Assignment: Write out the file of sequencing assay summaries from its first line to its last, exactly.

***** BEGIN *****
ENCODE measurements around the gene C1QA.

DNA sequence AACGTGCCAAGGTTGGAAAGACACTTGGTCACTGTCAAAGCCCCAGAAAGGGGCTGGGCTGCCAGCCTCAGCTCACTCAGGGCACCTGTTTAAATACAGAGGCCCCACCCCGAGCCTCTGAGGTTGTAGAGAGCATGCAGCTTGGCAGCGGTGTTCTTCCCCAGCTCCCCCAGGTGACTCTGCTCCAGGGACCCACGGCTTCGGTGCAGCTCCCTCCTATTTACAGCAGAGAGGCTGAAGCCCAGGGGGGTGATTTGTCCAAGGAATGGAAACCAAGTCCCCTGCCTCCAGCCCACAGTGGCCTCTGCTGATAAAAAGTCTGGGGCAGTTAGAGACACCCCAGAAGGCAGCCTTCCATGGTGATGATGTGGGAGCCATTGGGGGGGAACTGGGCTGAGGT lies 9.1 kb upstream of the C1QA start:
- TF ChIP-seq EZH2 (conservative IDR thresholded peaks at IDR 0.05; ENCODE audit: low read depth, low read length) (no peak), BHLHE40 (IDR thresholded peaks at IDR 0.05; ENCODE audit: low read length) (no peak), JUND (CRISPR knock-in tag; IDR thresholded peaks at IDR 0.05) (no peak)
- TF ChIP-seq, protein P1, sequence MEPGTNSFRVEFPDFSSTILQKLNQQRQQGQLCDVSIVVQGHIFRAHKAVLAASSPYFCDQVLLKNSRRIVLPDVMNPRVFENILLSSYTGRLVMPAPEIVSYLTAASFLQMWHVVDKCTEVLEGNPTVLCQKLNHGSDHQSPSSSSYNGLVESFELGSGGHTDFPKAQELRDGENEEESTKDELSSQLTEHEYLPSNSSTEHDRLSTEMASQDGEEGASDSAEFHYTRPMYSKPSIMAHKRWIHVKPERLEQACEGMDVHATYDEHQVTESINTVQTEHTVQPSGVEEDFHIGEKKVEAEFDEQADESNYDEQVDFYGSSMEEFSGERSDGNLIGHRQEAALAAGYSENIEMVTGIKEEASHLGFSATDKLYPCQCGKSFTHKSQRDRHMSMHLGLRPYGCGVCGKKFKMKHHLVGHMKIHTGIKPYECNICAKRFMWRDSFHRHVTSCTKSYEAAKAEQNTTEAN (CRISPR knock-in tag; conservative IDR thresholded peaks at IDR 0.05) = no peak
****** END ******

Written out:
ENCODE measurements around the gene C1QA.

DNA sequence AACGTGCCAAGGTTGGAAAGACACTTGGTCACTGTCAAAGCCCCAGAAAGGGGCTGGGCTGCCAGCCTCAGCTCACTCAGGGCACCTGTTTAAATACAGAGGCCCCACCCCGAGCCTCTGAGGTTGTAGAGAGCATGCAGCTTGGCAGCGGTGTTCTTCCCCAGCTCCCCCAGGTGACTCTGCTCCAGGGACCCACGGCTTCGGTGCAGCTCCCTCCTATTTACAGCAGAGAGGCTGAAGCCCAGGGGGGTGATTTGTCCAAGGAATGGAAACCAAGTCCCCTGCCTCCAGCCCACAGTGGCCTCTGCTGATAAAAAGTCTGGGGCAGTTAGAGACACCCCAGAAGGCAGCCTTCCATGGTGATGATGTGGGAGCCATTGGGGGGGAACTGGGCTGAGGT lies 9.1 kb upstream of the C1QA start:
- TF ChIP-seq EZH2 (conservative IDR thresholded peaks at IDR 0.05; ENCODE audit: low read depth, low read length) (no peak), BHLHE40 (IDR thresholded peaks at IDR 0.05; ENCODE audit: low read length) (no peak), JUND (CRISPR knock-in tag; IDR thresholded peaks at IDR 0.05) (no peak)
- TF ChIP-seq, protein P1, sequence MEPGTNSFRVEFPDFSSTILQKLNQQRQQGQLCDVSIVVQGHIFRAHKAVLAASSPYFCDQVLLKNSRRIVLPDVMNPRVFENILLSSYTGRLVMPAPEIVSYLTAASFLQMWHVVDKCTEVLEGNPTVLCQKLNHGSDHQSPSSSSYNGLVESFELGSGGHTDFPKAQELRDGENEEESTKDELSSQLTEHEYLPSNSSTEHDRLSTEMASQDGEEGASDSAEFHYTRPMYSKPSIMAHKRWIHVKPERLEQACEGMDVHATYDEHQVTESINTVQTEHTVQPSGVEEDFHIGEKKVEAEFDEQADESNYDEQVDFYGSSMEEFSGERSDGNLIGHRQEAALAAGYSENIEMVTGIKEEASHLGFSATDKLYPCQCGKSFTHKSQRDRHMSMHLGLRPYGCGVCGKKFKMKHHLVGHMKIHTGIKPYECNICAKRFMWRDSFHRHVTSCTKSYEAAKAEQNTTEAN (CRISPR knock-in tag; conservative IDR thresholded peaks at IDR 0.05) = no peak